From 2007 to date, the NMC has oriented a remarkable 11,000+ educators and students in Second Life. These new Residents use Second Life for a wide variety of collaboration and innovation initiatives. For example, there’s a simulation curriculum and environment for dental and medical students to help them prepare for situations they will eventually face in the physical world. Virtual science labs and art studios have been created. Students across the globe can visit virtual campuses and are provided educational opportunities to attend seminars, lectures, or symposia without having to travel.

Encouraging & Sharing Best Practices for Quality Interactive Spaces

To document the goings-on within their virtual campus and further connect its members, the NMC publishes the NMC Campus Observer, a rich online resource of news including research, links, and videos about their growing inworld community. Educators such as Dr. Cynthia Calongne of Colorado Technical University save time and money reading tips and tricks about working and learning in the virtual world as compiled by the NMC and its members. In turn, they become inworld educators, too.

Dr. Calongne has taught over a dozen university classes and over 40 conference presentations and seminars on research and education in Second Life. “Aside from research and conferences,” Calongne says, “the NMC provides technological solutions, creates new communities for institutions and helps to identify what is needed in the future. They also help each educator, instructional designer and student to create their own content, demystifying how a school can provide quality, immersive educational experiences with limited resources.”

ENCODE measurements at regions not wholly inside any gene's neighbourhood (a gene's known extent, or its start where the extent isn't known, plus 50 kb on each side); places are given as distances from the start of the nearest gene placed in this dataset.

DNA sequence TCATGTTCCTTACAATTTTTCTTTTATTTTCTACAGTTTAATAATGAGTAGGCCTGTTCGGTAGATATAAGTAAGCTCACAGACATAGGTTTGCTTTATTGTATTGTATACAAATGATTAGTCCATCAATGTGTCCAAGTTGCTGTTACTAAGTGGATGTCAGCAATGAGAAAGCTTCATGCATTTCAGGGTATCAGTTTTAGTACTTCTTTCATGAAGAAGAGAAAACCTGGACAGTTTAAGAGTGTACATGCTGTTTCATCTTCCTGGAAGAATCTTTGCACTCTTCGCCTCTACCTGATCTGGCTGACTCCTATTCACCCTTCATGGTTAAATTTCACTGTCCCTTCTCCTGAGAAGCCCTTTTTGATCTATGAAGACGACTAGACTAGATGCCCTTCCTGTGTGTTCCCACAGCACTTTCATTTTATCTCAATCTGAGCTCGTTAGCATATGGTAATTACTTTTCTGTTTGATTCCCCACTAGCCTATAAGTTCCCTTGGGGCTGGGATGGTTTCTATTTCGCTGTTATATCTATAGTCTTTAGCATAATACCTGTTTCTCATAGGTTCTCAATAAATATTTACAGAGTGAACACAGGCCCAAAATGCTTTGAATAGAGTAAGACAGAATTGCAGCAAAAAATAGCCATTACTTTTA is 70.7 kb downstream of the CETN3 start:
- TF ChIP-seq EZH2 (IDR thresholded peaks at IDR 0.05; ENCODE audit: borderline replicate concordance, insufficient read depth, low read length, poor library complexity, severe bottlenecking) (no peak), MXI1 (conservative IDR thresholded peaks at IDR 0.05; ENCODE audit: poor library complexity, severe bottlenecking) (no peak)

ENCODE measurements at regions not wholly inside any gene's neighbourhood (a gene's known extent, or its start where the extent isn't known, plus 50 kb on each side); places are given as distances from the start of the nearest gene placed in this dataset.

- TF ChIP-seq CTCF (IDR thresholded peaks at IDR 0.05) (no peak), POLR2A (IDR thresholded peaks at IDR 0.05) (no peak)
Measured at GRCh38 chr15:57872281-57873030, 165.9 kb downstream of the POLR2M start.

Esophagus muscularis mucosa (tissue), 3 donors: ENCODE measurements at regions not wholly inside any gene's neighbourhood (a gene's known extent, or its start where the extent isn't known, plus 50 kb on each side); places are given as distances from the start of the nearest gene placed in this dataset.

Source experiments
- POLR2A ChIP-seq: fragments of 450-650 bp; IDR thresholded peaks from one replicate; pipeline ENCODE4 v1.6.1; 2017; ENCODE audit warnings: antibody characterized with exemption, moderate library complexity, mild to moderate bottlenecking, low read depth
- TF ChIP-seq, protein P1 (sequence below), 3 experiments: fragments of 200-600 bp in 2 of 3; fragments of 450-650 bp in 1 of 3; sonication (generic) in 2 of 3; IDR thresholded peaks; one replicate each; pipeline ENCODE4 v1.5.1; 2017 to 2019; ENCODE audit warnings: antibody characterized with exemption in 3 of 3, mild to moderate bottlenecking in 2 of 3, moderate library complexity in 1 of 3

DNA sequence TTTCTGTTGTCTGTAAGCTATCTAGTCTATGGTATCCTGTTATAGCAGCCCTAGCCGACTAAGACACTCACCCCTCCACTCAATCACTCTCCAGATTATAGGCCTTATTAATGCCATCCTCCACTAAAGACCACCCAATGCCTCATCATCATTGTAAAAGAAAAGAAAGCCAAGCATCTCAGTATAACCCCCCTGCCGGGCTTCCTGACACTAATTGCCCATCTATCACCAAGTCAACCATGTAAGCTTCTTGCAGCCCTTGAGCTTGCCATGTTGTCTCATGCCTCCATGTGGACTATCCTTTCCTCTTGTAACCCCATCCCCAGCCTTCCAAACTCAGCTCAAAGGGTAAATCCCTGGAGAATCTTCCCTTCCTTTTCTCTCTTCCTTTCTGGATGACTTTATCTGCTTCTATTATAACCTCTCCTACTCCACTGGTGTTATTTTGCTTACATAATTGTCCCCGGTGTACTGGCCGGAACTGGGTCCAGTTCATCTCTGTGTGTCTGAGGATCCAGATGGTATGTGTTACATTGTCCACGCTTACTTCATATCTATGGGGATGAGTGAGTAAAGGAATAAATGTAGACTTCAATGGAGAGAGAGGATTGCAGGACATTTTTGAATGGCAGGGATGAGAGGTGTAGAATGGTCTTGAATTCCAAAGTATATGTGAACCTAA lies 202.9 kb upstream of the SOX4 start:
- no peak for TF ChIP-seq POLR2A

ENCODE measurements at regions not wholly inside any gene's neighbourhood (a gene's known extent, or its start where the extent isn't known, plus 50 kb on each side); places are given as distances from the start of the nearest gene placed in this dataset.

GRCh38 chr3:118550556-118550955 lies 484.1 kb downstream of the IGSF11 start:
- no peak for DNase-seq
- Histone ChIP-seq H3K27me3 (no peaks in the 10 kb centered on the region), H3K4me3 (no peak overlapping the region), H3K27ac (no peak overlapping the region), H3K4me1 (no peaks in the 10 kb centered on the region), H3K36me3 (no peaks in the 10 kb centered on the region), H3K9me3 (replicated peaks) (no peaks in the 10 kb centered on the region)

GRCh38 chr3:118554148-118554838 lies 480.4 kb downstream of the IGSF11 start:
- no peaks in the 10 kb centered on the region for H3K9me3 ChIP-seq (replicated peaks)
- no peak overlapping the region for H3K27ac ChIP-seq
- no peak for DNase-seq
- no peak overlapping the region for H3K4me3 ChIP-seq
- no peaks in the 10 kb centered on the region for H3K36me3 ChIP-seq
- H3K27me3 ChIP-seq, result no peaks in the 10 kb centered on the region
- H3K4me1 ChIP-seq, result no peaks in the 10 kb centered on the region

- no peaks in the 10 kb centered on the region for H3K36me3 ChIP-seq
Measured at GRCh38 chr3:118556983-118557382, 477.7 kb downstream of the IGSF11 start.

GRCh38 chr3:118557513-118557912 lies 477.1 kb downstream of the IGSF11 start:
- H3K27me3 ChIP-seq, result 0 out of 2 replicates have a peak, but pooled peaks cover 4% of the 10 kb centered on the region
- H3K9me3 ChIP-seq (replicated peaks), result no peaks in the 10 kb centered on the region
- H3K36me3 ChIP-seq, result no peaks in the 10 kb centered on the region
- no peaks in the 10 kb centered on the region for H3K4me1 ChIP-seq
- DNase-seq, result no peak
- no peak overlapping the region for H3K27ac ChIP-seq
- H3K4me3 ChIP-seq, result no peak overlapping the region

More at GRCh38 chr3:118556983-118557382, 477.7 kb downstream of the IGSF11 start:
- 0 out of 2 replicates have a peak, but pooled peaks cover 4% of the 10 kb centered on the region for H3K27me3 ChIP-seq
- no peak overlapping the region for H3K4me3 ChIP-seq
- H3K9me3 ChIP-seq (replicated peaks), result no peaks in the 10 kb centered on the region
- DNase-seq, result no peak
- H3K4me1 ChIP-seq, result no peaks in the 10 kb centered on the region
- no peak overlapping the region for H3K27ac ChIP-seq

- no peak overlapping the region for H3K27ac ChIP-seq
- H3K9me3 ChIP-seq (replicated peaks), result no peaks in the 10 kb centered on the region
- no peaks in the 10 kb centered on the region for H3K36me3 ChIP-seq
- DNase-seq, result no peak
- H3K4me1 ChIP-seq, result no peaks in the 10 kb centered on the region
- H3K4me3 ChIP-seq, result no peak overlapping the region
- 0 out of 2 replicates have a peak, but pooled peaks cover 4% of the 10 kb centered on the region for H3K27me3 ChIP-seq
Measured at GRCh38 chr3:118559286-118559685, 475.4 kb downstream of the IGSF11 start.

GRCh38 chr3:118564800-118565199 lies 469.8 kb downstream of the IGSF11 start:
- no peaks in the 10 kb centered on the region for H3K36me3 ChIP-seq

The NMC continues to focus its efforts on stimulating learning space development in Second Life with atcost and pro bono work. In early 2008, the NMC offered $100,000 in Virtual Learning Prizes. The content suggested within each proposal was then built by NMC and released as open content.

Furthermore, the NMC holds a semiannual two-day Series of Virtual Symposia where attendees build community, explore new educational tools, project mashups, and other innovative teaching practices and topics. “We did a lot of research on how to bring people into Second Life,” said Johnson, “and how to convene a group of people...because that’s what we do.” Symposia Series participants save budget, travel time, and avoid jet lag by networking with colleagues in a richly interactive environment. While the first event was free, attendance fees from subsequent symposia have allowed the self-sustaining NMC to continually deliver sophisticated educational design, architecture and development services at cost.